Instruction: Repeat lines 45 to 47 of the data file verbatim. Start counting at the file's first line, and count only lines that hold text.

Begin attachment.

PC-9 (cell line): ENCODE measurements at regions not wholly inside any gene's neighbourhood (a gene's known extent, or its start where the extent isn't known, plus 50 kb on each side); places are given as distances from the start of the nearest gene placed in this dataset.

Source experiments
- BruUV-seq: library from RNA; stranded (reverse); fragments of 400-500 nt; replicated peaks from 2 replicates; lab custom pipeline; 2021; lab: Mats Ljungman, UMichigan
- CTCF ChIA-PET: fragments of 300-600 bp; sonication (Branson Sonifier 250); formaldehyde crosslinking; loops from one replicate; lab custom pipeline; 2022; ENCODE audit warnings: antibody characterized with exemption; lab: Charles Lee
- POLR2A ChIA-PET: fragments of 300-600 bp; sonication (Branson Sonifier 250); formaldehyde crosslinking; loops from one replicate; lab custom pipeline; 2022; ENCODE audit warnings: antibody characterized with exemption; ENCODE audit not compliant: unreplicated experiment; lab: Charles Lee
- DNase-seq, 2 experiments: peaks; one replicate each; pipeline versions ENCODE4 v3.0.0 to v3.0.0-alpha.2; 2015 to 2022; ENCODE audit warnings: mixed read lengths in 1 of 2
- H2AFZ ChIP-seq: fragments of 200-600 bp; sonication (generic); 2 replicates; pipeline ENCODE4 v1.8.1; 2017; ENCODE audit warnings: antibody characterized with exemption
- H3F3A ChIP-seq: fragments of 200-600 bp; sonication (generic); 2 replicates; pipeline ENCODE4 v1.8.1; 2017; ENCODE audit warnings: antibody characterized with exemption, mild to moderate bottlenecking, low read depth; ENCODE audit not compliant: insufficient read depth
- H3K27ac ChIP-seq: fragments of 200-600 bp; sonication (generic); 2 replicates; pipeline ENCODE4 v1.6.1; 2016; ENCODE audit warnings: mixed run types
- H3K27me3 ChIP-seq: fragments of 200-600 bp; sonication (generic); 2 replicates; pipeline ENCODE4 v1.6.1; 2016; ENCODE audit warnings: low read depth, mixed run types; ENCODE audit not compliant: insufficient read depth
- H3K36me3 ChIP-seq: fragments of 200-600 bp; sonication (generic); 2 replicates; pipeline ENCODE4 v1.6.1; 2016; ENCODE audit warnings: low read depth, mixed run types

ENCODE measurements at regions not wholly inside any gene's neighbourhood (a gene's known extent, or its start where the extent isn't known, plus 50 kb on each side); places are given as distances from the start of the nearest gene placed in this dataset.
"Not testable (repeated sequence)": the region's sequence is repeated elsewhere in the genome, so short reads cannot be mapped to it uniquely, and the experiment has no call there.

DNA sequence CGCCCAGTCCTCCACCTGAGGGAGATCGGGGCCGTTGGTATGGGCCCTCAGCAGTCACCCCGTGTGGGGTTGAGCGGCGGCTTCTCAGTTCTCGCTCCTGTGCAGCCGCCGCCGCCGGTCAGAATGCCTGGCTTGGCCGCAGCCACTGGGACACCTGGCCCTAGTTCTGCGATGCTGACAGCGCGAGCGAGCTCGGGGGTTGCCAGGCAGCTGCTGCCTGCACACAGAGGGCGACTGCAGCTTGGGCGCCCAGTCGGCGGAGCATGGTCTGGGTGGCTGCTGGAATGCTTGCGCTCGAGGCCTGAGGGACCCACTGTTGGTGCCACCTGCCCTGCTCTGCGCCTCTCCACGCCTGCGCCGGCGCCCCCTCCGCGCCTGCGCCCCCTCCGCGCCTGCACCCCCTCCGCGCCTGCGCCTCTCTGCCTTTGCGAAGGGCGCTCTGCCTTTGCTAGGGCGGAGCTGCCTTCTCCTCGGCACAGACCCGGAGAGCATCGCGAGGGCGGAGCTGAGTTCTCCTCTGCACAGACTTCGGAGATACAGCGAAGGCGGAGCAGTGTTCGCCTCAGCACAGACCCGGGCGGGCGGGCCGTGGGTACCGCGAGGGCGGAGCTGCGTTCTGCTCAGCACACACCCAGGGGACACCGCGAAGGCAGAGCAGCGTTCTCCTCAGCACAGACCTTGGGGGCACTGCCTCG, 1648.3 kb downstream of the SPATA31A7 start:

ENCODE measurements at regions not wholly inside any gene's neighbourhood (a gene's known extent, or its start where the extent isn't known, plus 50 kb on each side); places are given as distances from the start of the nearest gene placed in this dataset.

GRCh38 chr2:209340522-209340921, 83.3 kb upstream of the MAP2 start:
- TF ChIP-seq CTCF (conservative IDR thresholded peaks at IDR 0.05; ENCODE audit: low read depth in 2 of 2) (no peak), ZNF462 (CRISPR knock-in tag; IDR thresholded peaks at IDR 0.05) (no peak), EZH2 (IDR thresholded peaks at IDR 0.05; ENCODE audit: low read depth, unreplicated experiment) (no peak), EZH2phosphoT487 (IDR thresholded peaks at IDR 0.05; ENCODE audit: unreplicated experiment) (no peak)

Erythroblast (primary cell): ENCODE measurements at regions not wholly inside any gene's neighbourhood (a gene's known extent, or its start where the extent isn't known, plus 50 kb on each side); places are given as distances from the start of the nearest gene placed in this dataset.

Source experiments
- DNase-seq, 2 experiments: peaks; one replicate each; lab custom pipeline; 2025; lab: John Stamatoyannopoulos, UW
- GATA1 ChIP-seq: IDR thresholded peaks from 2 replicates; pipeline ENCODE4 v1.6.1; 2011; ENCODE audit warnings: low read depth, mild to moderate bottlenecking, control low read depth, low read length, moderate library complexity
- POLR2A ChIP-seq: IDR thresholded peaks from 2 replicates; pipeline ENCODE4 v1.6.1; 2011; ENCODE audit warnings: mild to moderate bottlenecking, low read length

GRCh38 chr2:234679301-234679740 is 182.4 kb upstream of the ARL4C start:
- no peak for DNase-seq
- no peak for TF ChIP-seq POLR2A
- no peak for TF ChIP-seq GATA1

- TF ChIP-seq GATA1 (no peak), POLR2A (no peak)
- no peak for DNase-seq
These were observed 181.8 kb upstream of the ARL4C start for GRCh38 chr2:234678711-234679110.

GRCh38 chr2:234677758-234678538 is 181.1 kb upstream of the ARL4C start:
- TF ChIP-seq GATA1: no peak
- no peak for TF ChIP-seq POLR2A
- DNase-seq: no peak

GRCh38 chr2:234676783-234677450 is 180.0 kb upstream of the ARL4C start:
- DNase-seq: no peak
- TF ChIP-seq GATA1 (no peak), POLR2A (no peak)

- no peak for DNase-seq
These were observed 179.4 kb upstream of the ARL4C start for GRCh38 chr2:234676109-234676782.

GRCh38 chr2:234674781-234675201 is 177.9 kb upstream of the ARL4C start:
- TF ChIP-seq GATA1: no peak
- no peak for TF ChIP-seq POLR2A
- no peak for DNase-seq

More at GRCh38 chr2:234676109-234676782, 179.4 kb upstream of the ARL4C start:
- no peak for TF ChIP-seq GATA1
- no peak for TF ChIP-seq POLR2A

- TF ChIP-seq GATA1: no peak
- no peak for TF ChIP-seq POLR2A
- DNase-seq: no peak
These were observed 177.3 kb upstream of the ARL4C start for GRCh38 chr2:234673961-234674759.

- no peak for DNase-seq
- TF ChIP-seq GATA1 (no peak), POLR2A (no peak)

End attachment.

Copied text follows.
- no peak for TF ChIP-seq POLR2A

- TF ChIP-seq GATA1: no peak
- no peak for TF ChIP-seq POLR2A